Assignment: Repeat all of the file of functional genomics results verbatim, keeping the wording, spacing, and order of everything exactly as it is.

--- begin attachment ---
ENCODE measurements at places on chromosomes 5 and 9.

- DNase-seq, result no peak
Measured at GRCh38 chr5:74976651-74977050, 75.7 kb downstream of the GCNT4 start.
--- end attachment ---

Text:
ENCODE measurements at places on chromosomes 5 and 9.

- DNase-seq, result no peak
Measured at GRCh38 chr5:74976651-74977050, 75.7 kb downstream of the GCNT4 start.